Though they’re delivered to your land in parts, modular homes are mostly indistinguishable from traditional stick-built homes when they’re installed on their permanent foundations.
Elements of Modern Architecture
What makes contemporary mobile homes and modern modular homes so different from other housing styles in the prefab category? In many ways, they’re the same adhering to the same construction principles defined above.
But when compared to a traditional or even cabin-style home, there are some distinct differences that may make or break your interest in this simple, cool design family.
In terms of design, “modern” doesn’t necessarily mean “of the current moment.” In fact, design schools such as Art Deco and Midcentury Modern date back to the early and mid 20th century; Art Deco itself is nearly 100 years old.
However, both of these aesthetic philosophies had a major impact on the way we tend to characterize modern design now. You don’t need a full history or design lesson to get the point; these elements of modern home design should explain the concept in a more tangible way.
“Clean lines” is a jargon-type buzzword that a lot of people use without actually realizing what it means. Think of the sharp, smooth lines and angles of a perfectly cut piece of lumber; that’s essentially what the “clean lines” concept is all about. This is a way of describing a style priority that favors the straightforward and angular without much curving or curling.
It’s an efficient design style that also provides a calm, tranquil effect that a lot of people prefer for their living spaces. Though clean lines can be used in stark, minimalist homes, it’s easy to craft a cozy living space using modern, angular furnishings in a clean-lined room.
Lack of Ornament
As a corollary to the clean lines approach, modern homes tend to lack unnecessary frills and scrolls. Even details like ornamental moldings at baseboards and ceilings tend to go out the window in favor of simple wood beams or, in some cases, no moldings at all.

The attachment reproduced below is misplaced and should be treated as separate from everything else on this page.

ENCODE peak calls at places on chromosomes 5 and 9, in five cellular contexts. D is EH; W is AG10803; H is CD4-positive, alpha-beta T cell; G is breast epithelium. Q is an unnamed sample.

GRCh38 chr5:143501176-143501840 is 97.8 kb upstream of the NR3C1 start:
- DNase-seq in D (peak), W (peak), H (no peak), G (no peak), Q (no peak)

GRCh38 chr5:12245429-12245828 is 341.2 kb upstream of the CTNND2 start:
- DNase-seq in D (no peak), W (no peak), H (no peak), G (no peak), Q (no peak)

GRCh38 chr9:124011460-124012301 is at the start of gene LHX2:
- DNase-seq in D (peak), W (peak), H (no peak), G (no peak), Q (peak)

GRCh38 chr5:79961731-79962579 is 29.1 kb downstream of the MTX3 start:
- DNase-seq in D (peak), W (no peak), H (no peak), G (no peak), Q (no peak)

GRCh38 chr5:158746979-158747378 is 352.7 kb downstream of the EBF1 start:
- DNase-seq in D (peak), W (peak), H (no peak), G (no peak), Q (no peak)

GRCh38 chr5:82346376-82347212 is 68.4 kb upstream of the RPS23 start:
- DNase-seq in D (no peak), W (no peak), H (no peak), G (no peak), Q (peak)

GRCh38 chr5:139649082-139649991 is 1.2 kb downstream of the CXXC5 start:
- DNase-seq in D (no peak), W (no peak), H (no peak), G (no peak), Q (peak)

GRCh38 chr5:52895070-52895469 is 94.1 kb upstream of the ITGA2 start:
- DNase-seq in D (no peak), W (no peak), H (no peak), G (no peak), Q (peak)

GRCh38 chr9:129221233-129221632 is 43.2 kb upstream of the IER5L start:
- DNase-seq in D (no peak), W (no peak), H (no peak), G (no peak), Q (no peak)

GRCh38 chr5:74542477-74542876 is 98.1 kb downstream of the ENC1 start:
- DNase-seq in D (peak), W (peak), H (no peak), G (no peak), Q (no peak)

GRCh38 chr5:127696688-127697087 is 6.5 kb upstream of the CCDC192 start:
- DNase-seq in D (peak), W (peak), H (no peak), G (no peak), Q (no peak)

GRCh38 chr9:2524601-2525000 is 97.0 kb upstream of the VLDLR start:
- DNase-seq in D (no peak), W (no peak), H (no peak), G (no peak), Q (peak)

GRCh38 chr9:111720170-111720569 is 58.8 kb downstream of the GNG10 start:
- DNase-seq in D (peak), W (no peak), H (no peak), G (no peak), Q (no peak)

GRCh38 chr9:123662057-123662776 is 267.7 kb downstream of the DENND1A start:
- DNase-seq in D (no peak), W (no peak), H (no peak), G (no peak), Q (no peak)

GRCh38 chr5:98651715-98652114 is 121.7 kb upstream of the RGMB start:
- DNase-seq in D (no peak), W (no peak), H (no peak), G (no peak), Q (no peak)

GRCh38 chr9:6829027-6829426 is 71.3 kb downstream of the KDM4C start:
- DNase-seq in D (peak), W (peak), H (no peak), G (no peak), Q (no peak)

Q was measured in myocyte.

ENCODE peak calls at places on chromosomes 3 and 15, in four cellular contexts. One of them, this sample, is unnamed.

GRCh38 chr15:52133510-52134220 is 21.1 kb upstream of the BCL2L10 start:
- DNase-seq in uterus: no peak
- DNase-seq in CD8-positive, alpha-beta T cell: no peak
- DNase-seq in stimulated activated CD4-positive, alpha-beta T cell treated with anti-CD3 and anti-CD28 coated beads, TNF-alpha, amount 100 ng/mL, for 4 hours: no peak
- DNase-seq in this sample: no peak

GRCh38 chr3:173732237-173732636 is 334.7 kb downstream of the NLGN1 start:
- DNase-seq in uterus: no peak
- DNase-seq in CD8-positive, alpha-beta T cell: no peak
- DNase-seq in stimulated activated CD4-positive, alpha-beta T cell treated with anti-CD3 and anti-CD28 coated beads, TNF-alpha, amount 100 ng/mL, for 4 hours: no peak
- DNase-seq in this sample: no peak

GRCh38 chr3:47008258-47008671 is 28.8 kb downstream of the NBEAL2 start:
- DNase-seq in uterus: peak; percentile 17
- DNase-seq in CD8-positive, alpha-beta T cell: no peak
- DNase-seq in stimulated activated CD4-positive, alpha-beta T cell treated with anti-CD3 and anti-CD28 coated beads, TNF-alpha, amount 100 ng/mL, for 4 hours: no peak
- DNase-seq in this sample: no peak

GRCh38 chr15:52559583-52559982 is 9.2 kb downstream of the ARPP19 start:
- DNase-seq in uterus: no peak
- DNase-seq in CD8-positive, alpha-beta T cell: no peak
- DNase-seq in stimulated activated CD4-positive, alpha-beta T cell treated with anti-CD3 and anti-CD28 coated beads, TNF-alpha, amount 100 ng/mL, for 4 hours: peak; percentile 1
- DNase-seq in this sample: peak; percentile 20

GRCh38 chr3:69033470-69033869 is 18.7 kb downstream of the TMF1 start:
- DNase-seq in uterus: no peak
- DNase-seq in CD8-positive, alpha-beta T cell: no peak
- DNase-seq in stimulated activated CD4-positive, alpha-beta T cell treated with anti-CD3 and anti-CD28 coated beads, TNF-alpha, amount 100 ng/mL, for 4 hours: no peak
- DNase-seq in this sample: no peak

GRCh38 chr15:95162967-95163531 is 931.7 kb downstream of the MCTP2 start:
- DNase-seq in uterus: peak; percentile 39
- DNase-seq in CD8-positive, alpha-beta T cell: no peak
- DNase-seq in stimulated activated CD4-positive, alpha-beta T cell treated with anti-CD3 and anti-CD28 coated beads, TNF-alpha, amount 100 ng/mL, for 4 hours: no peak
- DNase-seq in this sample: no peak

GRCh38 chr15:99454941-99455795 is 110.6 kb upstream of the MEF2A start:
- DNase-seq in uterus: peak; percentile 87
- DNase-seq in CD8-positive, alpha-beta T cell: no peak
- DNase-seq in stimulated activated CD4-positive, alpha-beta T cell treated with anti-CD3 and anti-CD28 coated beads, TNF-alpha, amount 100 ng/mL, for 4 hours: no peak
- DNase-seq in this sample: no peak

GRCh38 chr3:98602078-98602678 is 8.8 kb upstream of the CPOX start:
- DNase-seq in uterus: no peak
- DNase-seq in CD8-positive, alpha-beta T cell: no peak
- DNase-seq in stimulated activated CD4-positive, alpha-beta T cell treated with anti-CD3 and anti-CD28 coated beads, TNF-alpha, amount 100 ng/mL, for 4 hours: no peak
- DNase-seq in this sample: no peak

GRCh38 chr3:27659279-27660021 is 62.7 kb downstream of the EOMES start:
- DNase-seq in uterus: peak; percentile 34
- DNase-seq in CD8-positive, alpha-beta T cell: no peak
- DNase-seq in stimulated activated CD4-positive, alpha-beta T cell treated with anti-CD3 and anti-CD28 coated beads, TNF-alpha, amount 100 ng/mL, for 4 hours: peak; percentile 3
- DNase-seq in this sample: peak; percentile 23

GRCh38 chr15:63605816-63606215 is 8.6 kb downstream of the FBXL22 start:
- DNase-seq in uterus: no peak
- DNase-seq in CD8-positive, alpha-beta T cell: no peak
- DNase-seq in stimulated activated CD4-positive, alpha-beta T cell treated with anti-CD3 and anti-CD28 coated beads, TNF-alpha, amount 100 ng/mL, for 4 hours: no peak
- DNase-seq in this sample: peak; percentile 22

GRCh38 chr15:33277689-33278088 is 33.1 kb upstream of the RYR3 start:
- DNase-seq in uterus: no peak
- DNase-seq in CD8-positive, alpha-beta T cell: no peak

Even focal architectural details like fireplaces and staircases tend to be built for simplicity rather than ornate impact. Overall, the effect is refined and quietly elegant, a far cry from the gaudy, often tacky style that characterizes most design before the Art Deco and Midcentury Modern Movements had their way with style.
Mobile homes generally lack this kind of ornament anyway, but in a modern home style, the unadorned feel is a bit more intentional than consequential of a low budget.
Open Floor Plan
You may hear this style referred to as having an “open, airy feel.” This doesn’t necessarily refer to the size of the building but to the way the space is used. Modern architecture tends to favor a clear flow from space to space without unnecessary walls or columns.
In many modern homes, the living area, including the kitchen, dining space and lounge area, is completely open. The only divisions are typically created by features such as kitchen counters and appliances, hanging dining room lights and media plug-in features such as a cable outlet or built-in entertainment center shelving.
You may need to look into double- or triple-wide trailer home styles in order to achieve this kind of open feel in a mobile home, but modular homes should offer a range of different open floor plan options to consider.